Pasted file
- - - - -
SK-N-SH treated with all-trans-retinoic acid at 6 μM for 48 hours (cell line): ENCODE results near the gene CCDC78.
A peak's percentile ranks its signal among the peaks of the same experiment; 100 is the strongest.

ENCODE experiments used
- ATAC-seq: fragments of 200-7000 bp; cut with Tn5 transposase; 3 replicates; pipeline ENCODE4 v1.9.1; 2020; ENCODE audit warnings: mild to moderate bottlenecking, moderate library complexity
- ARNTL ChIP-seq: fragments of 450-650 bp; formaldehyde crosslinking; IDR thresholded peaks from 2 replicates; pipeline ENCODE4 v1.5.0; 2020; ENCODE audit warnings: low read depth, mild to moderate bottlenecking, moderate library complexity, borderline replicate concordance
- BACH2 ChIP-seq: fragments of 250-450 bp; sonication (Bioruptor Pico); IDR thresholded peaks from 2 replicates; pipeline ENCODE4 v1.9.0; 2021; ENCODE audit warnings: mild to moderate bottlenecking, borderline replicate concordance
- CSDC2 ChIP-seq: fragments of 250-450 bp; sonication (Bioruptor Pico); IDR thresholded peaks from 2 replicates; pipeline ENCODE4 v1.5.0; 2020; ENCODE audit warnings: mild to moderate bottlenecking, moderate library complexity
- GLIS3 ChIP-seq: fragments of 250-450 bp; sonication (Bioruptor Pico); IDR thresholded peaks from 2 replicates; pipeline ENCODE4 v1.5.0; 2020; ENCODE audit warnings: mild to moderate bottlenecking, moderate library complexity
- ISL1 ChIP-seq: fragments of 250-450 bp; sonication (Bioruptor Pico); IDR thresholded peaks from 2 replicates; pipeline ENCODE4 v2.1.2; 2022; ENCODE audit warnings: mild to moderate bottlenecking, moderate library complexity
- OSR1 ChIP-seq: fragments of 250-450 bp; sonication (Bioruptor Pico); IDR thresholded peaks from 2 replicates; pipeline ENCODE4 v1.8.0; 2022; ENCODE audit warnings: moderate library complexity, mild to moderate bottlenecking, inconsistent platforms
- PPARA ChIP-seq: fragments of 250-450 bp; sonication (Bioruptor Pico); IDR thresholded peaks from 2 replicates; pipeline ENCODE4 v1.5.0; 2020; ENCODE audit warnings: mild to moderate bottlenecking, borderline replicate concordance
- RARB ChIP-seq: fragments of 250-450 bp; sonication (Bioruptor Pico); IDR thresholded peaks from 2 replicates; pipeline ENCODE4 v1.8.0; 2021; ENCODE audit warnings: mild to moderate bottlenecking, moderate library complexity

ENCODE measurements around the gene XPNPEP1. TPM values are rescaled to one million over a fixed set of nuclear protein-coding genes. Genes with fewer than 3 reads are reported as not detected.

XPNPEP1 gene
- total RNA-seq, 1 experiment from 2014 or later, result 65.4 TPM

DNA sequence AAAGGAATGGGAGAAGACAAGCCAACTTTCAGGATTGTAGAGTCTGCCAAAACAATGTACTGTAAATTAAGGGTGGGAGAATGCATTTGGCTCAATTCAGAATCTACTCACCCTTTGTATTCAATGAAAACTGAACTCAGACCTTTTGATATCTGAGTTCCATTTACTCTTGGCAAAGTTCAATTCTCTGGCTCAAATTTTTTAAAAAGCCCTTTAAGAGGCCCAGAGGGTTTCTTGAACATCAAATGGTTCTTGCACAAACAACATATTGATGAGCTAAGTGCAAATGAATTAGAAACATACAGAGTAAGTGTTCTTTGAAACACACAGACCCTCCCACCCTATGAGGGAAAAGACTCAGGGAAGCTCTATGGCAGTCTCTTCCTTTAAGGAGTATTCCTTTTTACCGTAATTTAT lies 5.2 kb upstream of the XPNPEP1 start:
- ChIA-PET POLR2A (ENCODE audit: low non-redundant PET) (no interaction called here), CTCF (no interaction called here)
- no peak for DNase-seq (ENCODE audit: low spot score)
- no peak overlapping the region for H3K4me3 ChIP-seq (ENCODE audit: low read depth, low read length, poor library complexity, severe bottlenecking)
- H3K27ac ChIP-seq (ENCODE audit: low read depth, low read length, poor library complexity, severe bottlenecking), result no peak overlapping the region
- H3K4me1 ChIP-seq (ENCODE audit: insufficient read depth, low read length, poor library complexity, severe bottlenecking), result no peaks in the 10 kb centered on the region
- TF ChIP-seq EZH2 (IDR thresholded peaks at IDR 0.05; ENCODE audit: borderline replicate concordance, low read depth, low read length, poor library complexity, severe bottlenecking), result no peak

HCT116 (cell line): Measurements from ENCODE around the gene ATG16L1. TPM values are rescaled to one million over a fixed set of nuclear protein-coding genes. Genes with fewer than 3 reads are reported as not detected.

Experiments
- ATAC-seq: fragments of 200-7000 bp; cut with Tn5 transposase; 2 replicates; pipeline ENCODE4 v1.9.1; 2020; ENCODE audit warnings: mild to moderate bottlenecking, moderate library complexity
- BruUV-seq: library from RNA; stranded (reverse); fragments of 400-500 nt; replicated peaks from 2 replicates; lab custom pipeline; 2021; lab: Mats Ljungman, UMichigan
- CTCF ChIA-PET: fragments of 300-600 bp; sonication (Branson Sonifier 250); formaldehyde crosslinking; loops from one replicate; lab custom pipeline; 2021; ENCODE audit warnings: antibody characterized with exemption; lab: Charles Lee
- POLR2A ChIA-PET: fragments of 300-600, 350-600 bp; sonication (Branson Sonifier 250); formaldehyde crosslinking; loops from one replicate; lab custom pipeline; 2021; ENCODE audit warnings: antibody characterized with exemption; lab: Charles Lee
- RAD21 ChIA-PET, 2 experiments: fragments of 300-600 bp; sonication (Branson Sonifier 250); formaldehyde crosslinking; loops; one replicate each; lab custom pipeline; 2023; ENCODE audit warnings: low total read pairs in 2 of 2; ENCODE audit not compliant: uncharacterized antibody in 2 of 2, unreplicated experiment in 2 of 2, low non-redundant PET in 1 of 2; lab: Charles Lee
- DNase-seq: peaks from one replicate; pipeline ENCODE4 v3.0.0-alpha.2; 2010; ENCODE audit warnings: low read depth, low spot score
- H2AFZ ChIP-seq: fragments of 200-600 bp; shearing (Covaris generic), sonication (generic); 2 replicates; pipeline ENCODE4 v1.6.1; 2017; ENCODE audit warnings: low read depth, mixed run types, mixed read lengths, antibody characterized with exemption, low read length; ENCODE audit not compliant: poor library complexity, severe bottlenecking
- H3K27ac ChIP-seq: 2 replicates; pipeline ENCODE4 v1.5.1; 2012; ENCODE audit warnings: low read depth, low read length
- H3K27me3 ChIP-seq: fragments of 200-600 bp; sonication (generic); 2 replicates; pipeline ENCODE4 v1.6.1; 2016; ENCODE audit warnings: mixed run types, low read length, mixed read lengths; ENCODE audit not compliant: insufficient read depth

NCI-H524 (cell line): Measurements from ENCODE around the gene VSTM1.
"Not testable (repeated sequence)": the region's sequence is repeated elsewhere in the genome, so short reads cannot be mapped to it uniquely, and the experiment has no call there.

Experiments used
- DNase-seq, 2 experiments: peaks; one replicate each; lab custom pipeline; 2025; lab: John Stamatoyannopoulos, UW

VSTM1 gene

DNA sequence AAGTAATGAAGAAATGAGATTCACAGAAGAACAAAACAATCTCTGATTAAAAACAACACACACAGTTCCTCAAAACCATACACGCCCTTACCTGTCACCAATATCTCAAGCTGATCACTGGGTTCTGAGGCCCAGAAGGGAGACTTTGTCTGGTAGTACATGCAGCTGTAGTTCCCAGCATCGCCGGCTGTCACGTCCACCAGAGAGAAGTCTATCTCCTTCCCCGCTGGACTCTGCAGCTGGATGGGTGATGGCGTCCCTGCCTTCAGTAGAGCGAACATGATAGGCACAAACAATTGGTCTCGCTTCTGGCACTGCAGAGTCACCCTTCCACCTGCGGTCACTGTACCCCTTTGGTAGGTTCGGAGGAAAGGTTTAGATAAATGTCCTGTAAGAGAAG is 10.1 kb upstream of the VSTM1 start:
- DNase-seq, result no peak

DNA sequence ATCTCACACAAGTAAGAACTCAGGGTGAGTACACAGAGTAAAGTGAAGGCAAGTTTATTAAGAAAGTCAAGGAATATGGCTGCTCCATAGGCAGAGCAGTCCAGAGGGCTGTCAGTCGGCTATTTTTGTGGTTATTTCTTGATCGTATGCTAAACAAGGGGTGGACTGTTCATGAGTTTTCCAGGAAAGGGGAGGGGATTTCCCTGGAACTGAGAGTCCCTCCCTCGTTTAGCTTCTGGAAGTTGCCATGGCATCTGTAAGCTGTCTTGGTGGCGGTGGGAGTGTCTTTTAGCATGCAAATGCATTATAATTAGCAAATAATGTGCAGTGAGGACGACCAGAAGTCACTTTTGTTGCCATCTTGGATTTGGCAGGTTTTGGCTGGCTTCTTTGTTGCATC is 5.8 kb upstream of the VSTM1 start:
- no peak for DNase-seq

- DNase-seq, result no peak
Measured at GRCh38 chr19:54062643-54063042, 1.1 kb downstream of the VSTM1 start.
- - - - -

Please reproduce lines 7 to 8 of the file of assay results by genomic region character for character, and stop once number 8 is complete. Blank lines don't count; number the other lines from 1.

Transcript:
- CSDC2 ChIP-seq: fragments of 250-450 bp; sonication (Bioruptor Pico); IDR thresholded peaks from 2 replicates; pipeline ENCODE4 v1.5.0; 2020; ENCODE audit warnings: mild to moderate bottlenecking, moderate library complexity
- GLIS3 ChIP-seq: fragments of 250-450 bp; sonication (Bioruptor Pico); IDR thresholded peaks from 2 replicates; pipeline ENCODE4 v1.5.0; 2020; ENCODE audit warnings: mild to moderate bottlenecking, moderate library complexity